Golden Goddess, by Jayne Ann Krentz (as Stephanie James)

>> Friday, January 09, 2004

Earlier this week I read Golden Goddess, an old category written by Jayne Ann Krentz as Stephanie James.


Hannah Prescott had indulged in an innocent fantasy about Jarrett Blade, the handsome stranger books on the same plane with her on her vacation to Hawaii. But when this same man forced his way into her life by breaking into her hotel room to retrieve a golden fertility goddess found with her luggage, fantasy and reality seemed to close for comfort.

Smuggler or legitimate art dealer, Jarrett was an outrage! What right did he have to demand her love? He was the wrong kind of man, with his fanatical interest in primitive art and antiquated ideas about women. But could Hannah be wrong, and Jarrett be Mr. Right?
I love JAK. I've enjoyed many, many of her books (just take a look at my Index of Reads!). So, it really pains me to say that this book was crap. Very definitely the worst I've read by this author: a D. Disgusting, sexist, overbearing creep meets Miss Doormat. Ugh!

I hated everything about this book (well, almost everything. I liked the setting, but it was completely wasted on this story). Jarrett acted as if he had the right to order Hannah around from the moment he met her. I could take a guy like that if paired up with a heroine who doesn't let herself be pushed around, but not with someone like Hannah. Little Miss Doormat just let him run roughshod all over her. Sometimes she made a little show of defiance, but this never lasted long, and she immediately acquiesced to whatever it was he wanted.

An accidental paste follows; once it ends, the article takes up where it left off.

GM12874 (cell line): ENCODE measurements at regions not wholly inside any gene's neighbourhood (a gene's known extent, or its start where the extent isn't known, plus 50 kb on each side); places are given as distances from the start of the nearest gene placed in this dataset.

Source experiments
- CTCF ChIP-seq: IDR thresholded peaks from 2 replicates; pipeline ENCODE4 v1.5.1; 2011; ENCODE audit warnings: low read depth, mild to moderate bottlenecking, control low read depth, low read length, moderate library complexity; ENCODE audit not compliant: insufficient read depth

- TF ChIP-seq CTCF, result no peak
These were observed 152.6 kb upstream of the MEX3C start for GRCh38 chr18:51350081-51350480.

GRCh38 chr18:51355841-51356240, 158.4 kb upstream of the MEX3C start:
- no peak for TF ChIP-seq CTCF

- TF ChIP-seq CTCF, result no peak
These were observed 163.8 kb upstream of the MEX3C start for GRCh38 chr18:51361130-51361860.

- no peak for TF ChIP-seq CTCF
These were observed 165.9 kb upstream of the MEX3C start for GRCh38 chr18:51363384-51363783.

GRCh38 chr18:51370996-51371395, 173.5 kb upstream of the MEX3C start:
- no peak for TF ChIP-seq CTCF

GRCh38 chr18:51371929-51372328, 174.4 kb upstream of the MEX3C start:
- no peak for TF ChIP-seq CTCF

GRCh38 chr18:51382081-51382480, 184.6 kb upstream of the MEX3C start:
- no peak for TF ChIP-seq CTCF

Jarrett is also one of those dim-witted types who take inductive reasoning to dizzying levels. He was once burnt by a woman, so he's now convinced that all women are evil manipulators, whose only objective in life is to use men. He doesn't seem to notice that he himself is exactly what he's accusing Hannah of being: manipulative and a user.

I almost threw this book into the swimming pool every 10 pages or so. Some "interesting" moments...
Jarrett: "If anyone's going to take advantage of you, it's going to be me". Lovely.
Hannah (later in the book): "If he loved her at least a little, she'd be able to tolerate anything from him" (paraphrasing). Very smart. Page 1 from "How to be a punching bag in 10 easy steps".

All through the book I was hoping against hope that the ending would somewhat redeem this stupid story... maybe a good grovel? Jarrett realizing he'd been a jerk? Hannah standing up to him? Unfortunately, I was disappointed. Someone points a gun at them and suddenly they are confessing their love and that's it. Jarrett's entire softening is thinking that maybe, possibly, he might consider allowing Hannah to work after they are married. These two creeps deserve each other, as far as I'm concerned.

As for me, after forcibly prying my jaw apart, after gritting my teeth almost to dust while reading this, I just grabbed the most feminist book I could think of: a Barbara Michaels!


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